Employees who avail themselves of a legal right cannot thereby commit misconduct. See Kinch v. Dir. of the Div. of Emp't Sec., 24 Mass. App. Ct. 79, 506 N.E.2d 169 (1987) (claimant refused to work hours in violation of wage-and-hour laws). It is immaterial whether the employee is aware of or asserts the legal right, or its source, at the time of the discharge. Advocates should therefore assess whether the employer’s attendance and notification rules comply with Massachusetts’ Earned Sick Time law and regulations, M.G.L. c. 149, § 148C.; 940 CMR 33.00. For example, the Earned Sick Time law limits when an employer can require medical documentation to support an employee’s absence, and provides employees at least seven days from the time they took Earned Sick Time to submit such documentation to the employer. 940 CMR 33.06.

Similarly, an employee charged with a crime who avails themself of the “admission to sufficient facts” procedure permitted by the rules of criminal procedure does not thereby commit misconduct. See Wardell v. Dir. of the Div. of Emp't Sec., 397 Mass. 433, 491 N.E.2d 1057 (1986) (junior college teacher charged with possession of marijuana with intent to distribute). Nor is an admission to sufficient facts a disqualifying “conviction” under §25(e)(3). (See Question 36.)

An adjudication of the claimed right by a court or another agency, however, may have a preclusive effect. Lewis v. Dir. of the Div. of Emp't Sec., 379 Mass. 918, 400 N.E.2d 264 (1980) (an adverse arbitration decision under the National Labor Relations Act foreclosed claimant’s assertion that the Act protected her wearing a “Strike—G.D.” jacket to work at General Dynamics plant where the claimant and the employer were parties in both the NLRB and UI proceedings).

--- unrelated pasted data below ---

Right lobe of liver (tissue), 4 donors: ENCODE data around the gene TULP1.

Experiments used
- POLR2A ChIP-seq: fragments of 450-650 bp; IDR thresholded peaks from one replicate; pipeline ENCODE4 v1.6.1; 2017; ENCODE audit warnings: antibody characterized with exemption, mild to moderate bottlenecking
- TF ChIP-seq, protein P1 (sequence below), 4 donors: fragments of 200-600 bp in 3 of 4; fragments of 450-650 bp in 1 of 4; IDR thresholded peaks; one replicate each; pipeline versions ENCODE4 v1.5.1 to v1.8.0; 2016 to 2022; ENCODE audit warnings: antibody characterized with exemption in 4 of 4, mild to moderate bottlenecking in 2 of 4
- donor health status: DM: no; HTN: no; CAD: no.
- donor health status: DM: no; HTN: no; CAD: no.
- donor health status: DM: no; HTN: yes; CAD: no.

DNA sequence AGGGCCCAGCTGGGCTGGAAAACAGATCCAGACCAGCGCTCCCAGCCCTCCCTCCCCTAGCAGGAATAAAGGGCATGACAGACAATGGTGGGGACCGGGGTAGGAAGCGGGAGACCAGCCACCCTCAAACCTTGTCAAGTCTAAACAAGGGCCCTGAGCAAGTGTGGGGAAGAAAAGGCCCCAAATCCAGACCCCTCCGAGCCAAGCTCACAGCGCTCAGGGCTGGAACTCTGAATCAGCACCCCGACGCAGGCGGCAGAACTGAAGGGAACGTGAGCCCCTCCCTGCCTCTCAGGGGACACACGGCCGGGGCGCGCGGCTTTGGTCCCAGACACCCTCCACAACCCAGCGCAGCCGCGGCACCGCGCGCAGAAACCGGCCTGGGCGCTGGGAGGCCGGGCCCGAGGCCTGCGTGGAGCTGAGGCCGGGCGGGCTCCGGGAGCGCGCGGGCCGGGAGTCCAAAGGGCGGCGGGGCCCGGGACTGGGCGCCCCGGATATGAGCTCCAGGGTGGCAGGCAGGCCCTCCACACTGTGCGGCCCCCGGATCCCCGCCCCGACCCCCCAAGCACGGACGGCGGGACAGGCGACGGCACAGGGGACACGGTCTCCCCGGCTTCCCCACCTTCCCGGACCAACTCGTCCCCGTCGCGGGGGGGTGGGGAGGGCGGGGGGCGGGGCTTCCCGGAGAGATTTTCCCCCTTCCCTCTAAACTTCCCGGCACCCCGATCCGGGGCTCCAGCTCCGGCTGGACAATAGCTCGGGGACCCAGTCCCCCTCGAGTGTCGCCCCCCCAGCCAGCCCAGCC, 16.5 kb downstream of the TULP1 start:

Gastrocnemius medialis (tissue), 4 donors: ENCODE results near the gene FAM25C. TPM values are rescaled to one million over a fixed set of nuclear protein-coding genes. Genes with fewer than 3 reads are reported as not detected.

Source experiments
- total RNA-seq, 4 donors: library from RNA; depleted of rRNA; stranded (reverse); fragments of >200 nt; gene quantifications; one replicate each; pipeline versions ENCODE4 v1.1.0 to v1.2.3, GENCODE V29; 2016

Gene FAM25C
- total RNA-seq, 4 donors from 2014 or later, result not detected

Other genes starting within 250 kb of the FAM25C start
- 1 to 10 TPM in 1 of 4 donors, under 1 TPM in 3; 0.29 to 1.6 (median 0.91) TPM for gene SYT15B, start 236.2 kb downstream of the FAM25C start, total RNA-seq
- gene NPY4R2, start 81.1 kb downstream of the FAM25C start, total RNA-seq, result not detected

UI benefits cannot be denied on the basis of misconduct where the claimant is alleged to have violated a rule that was not uniformly enforced. Encore Images, Inc. v. Dir. of the Div. of Unemployment Assistance, 76 Mass. App. Ct., 1109 (2010) (unreported) (employee fired for vulgarity could not be denied UI benefits for misconduct because employees regularly used profanity at work and a different employee had received multiple warnings before discharge); Wininger v. Dir. of the Div. of Unemployment Assistance, 80 Mass. App. Ct. 1116 (2011) (unreported) (employee who was fired for swearing was not disqualified from UI for deliberate misconduct in willful disregard of employer’s interests because swearing was directed at supervisor, not clients or outsiders, was in private, was commonplace at the office; there was no rule against swearing; the employer had never warned or disciplined the claimant in any manner in the past; the employer had never disciplined any employee for similar conduct in the past; and the employer gave the employee no opportunity to apologize). A claimant who muttered a profanity regarding a supervisor out of frustration and momentary lapse of judgment, but not actually to the supervisor, did not deliberately commit misconduct. BR-2026705 (5/27/14).